• Social studies, including American history, participation in government, and economics (4 credits)

    • Science (2 credits)

    • Art or music (1 credit)

    • Health (1/2 credit)

    • Physical education (2 credits)

    • Electives (3 credits)

NOTE: 1 credit = 108 hours of education

Step Four: File Quarterly Reports

Each quarter, reports must be submitted to the district superintendent. These should describe the material covered during the quarter, the number of hours of instruction given, and the grade given or evaluation in each subject.

Step Five: Perform an Annual Assessment

Some sort of assessment or evaluation is required every school year you homeschool in New York. The rules change slightly depending on the age of your child.

During grades 1-3, you can choose to either have your student take a standardized test or submit a written narrative evaluation.

During grades 4-8, students must take standardized tests at least every other year. During the alternate years, you may choose to either take the standardized test or submit a written narrative evaluation.

Standardized tests are required every year throughout your student's at-home high school education.

There is a list of approved standardized tests to choose from and they may be administered in the local school district or at a registered nonpublic school. You can find a list of the approved tests on HSLDA.

Written narrative evaluations may be conducted by a certified teacher, a home instruction peer group review panel, or other person with the consent of the local superintendent.

A woman homeschooling her child

Obviously, there's a lot of I's to dot and T's to cross, but over 54,000 people have chosen homeschooling in New York, a 65% increase post COVID-19 and you can do the same!

Benefits of an HSLDA Membership

We've mentioned and referenced HSLDA a lot, but there's a very good reason for that - it's one of the BEST resources out there for homeschool families! Especially in states where homeschool laws are strict!

With a membership to HSLDA (starting at just $12/month), you get access to all sorts of amazing benefits - access to attorneys for legal advice, all the forms you need (like IHIP and Notice of Intent), and more. We highly recommend it for every homeschooler, especially homeschoolers in New York!

Getting Started Homeschooling in New York

A woman and a child reading a book in a library

Choosing a Home Instruction Program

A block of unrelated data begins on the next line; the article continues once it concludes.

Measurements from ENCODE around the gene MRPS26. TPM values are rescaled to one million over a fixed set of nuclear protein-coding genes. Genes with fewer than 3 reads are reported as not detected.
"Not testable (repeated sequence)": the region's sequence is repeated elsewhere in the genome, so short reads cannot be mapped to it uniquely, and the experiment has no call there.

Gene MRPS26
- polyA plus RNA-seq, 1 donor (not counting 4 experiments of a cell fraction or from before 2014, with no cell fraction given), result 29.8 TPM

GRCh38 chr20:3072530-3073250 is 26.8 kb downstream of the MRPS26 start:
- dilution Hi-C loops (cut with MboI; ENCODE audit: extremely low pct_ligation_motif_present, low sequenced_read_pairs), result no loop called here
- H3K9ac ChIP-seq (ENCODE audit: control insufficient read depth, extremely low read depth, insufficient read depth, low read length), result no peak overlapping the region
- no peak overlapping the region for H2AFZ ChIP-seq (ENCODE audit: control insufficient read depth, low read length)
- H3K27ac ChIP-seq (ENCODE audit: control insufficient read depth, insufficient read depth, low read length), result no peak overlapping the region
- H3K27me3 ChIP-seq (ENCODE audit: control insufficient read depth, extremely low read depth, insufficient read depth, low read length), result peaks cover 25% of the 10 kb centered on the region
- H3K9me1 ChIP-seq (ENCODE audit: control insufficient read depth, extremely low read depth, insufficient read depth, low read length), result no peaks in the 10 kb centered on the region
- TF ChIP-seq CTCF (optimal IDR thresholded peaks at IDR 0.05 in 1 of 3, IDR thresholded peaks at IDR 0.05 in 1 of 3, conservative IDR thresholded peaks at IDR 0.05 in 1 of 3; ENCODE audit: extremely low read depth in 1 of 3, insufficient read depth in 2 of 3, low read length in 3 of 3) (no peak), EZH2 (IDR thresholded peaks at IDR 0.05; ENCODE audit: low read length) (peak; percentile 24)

There are so many incredible homeschool programs available - traditional, online, hybrid. There really is something for everyone. All you have to do is find the right one for you and your family.

Some of our favorite programs include some of the most reputable names in homeschooling. Names like Abeka, Khan Academy, and Calvert Homeschool. You can read about all our Top 10 Programs in our previous post.

Each program offers a degree of customization and age-appropriate courses. Abeka and Calvert offer print and online courses, while Khan Academy is online only. However, Calvert and Khan are both accredited programs - a big plus in many parents' books.

Whichever program you choose, be sure it aligns with the state's requirements and with your family's interests. Then, get started!

Resources for Home Instruction

Every homeschooler needs some great resources to make the best of each school year. From materials to support groups, resources can make or break your homeschool journey.

Homeschooling Groups

Start by finding some local homeschool groups to join. Meet up for co-ops and field trips. These are fantastic ways to learn from parents who've been homeschooling for years and know the tips and tricks to make it easier and streamline your system.

Ask for advice. Don't be afraid to out yourself as a newbie. We were all newbies once and we all understand how isolating it can feel! We're all in this together!

Social Media

Search social media for homeschooling groups, home education groups, and other like-minded folks. Share ideas, learn, chat, make friends. Groups are everywhere and easy to find. You just have to look.


Finally, check out events in your area. Conventions, workshops, and other events centered around homeschooling happen far and wide and draw crowds from all over the country. Visit one near you to see what's new or meet your new best friends.

Register for the Next

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Convention in Ohio

April 04 - April 06, 2024

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Taking the Leap

The homeschooling journey can be challenging... and scary. Especially in the beginning. That's why it's so important to be prepared.

You want what's best for your child and that dream can become reality with the right combination of organization, preparation, and execution.

Not that it's all smooth sailing, but we hope that the resources and advice we've offered will get you off to a good start. Once you do, we have no doubt you'll agree it's one of the best decisions you've ever made.